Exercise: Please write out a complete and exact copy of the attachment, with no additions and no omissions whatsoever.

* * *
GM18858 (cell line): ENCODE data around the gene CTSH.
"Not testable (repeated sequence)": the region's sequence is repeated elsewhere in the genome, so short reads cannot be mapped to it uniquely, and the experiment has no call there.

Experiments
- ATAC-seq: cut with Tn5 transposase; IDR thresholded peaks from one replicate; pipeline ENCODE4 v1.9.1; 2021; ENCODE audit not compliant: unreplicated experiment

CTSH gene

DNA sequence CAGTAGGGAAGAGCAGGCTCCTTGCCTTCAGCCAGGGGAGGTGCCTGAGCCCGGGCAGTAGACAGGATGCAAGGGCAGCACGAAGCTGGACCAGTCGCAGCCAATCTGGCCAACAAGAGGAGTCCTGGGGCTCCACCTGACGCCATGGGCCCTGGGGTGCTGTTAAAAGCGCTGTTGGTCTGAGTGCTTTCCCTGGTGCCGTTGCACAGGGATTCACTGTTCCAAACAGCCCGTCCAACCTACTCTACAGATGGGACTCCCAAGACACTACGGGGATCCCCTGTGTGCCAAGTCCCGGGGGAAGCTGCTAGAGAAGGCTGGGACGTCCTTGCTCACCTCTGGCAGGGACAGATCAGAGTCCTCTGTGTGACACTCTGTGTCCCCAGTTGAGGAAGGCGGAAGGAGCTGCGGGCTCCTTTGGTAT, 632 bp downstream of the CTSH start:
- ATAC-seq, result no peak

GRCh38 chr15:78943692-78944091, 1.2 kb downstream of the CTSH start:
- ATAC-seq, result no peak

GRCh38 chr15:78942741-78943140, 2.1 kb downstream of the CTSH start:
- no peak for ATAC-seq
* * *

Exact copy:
GM18858 (cell line): ENCODE data around the gene CTSH.
"Not testable (repeated sequence)": the region's sequence is repeated elsewhere in the genome, so short reads cannot be mapped to it uniquely, and the experiment has no call there.

Experiments
- ATAC-seq: cut with Tn5 transposase; IDR thresholded peaks from one replicate; pipeline ENCODE4 v1.9.1; 2021; ENCODE audit not compliant: unreplicated experiment

CTSH gene

DNA sequence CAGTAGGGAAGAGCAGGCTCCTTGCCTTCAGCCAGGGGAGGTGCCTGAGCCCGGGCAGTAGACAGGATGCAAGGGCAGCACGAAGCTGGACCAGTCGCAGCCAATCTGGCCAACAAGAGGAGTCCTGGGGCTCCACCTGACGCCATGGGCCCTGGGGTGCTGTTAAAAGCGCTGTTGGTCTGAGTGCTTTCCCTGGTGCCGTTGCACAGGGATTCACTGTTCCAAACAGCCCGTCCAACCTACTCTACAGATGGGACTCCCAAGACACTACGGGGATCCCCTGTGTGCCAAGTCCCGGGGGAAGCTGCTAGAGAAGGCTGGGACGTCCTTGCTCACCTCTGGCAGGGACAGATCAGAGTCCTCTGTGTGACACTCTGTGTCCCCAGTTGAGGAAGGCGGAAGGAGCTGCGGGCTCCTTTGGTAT, 632 bp downstream of the CTSH start:
- ATAC-seq, result no peak

GRCh38 chr15:78943692-78944091, 1.2 kb downstream of the CTSH start:
- ATAC-seq, result no peak

GRCh38 chr15:78942741-78943140, 2.1 kb downstream of the CTSH start:
- no peak for ATAC-seq